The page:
Dr. Doctor

Dr. Doctor

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Physician scientist leaves Rowan SOM with a D.O., a Ph.D. and impressive contributions to research on neurological disorders
“Everywhere I interviewed all they wanted to talk about was the research I had done at Rowan," Eric Goldwaser says of his experiences interviewing at top residency programs. He will head to Maryland's Sheppard Pratt Physician Scientist Training Program.

Eric Goldwaser left Rowan University with both a DO and a PhD degree in hand. The significance of that achievement can’t be overstated, and neither can the research he helped conduct while earning those degrees. That research may one day help unlock the secrets to some of today’s most complex – and feared – diseases.

But Goldwaser didn’t start out to be a physician researcher. Like many college students, he considered several alternate career paths during his undergraduate years, including one as a professional soccer player. Thankfully, for his future patients and the entire scientific community, he chose science, medicine and Rowan.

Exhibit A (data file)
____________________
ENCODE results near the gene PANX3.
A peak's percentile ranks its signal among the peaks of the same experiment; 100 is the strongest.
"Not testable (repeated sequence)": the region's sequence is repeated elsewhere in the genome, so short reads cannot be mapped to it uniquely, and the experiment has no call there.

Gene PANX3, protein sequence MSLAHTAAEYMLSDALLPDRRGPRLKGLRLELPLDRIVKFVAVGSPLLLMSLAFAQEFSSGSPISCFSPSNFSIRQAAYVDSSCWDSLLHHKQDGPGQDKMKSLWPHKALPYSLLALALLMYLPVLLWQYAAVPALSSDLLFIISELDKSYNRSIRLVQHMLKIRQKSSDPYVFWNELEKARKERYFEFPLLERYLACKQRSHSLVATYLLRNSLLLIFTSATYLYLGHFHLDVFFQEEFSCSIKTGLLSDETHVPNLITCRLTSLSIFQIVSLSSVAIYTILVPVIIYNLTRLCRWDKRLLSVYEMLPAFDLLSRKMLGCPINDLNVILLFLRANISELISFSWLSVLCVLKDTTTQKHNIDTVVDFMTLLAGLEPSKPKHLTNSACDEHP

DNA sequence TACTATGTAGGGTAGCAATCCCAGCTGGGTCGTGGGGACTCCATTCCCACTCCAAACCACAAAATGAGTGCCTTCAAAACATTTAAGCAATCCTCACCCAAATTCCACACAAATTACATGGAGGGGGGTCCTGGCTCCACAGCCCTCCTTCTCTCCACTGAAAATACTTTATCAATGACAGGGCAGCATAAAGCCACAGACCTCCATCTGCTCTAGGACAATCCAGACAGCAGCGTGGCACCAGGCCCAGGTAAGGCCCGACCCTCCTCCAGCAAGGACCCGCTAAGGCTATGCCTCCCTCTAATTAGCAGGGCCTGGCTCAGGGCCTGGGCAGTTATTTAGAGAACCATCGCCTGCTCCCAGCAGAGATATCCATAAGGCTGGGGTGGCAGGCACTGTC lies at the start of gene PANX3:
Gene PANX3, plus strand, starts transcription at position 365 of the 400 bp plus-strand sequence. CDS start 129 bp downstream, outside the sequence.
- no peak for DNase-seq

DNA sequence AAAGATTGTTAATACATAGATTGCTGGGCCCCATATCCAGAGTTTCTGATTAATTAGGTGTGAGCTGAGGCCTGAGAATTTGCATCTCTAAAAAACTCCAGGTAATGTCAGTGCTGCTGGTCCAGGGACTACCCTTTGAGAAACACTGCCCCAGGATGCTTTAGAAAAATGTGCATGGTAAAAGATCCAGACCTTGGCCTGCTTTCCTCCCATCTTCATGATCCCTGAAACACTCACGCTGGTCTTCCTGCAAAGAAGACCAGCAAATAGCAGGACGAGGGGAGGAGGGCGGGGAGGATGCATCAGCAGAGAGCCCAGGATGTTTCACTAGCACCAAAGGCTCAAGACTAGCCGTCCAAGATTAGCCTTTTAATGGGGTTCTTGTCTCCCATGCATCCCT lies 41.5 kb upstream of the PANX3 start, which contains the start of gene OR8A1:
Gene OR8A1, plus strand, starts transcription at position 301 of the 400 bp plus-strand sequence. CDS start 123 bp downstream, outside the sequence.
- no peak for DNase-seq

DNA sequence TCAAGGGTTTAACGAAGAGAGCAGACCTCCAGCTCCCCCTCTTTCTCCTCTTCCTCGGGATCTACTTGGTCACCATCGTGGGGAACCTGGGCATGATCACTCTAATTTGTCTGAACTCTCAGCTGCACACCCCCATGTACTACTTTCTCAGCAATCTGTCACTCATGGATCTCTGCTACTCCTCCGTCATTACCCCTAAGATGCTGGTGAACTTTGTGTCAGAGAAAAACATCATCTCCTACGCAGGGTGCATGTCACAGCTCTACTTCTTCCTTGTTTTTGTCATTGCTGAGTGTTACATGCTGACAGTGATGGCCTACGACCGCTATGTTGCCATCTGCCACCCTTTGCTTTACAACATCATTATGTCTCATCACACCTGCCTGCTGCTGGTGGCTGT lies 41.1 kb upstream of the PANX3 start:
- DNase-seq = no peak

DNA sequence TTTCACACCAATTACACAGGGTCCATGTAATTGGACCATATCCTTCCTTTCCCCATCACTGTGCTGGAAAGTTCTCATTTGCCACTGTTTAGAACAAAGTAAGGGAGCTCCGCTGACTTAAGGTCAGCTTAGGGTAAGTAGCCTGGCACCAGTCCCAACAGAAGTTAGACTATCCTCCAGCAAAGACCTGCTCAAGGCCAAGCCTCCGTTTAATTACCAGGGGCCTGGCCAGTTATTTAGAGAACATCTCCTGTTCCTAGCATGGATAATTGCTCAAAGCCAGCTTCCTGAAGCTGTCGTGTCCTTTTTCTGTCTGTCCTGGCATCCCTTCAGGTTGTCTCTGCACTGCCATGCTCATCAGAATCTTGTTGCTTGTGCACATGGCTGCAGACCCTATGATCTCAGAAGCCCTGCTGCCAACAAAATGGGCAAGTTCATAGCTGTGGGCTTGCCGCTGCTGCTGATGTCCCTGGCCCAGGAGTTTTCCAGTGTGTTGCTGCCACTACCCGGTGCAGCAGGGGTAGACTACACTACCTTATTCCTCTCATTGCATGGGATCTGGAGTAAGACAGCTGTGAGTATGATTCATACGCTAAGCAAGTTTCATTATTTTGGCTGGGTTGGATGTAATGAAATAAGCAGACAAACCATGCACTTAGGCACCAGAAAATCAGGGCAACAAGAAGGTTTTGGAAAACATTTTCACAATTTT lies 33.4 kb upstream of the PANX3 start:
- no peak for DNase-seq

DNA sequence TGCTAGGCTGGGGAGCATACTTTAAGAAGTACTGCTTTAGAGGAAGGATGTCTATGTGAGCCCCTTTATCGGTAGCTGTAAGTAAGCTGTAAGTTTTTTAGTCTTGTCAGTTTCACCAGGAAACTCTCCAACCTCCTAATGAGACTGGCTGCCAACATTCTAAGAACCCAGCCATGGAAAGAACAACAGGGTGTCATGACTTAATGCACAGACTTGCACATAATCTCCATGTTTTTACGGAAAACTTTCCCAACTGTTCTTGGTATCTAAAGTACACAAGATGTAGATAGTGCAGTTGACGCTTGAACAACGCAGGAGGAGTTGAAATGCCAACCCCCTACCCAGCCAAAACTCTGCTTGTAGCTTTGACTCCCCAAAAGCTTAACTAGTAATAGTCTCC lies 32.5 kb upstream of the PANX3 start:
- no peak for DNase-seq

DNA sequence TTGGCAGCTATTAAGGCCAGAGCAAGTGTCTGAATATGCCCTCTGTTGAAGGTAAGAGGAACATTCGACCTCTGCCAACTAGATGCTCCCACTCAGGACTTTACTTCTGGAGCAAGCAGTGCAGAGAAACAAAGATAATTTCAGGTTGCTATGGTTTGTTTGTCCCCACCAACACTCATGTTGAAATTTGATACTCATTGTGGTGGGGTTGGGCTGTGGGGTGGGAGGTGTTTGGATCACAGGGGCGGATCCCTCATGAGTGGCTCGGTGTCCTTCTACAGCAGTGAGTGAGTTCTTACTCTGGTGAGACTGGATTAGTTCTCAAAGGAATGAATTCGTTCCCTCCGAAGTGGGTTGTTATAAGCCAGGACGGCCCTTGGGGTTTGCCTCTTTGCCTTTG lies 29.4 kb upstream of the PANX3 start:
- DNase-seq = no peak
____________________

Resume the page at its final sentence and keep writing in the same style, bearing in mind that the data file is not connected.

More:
Encouraged by a research faculty mentor at The College of New Jersey (TCNJ), Goldwaser investigated the dual degree opportunities at three New Jersey medical schools. When it came time to choose, the School of Osteopathic Medicine (SOM) was the clear choice. Later this year, Eric will celebrate October 27, 2010 – the date he filed his application to SOM – in a unique way. (More about that later) 

An easy choice

The joint DO/PhD program at the School of Osteopathic Medicine (SOM) prepares students to become physician scientists with unique experience to not only practice medicine, but to contribute to the study of diseases, new medical treatments, clinical trials and to become educators to the next generation of physicians. Students accepted into the program complete their first two years at SOM before enrolling in the PhD program at the Graduate School of Biomedical Sciences (GSBS).  

A unique aspect of the joint DO/PhD program at SOM is the fact that students cannot apply for acceptance into the PhD portion of program until after they are enrolled as SOM medical students. It didn’t take long, however, for Goldwaser to decide it was the path for him.

“My last two years at TCNJ, I was in the lab just about every day,” he recounts. “So, the summer before med school was the first break I had from that and I realized that I really missed it. I think it was during the first week of classes at SOM that I decided to apply for the PhD program.”

National and international recognition

Working with Dr. Robert Nagele, a faculty member in both the Department of Geriatrics and Gerontology and the Department of Cell Biology and Neuroscience, Goldwaser was part of the research team that helped develop and refine a blood test that has demonstrated astounding accuracy in its ability to diagnose and stage neurological disorders, including Alzheimer’s disease, Parkinson’s disease, multiple sclerosis and post-operative delirium.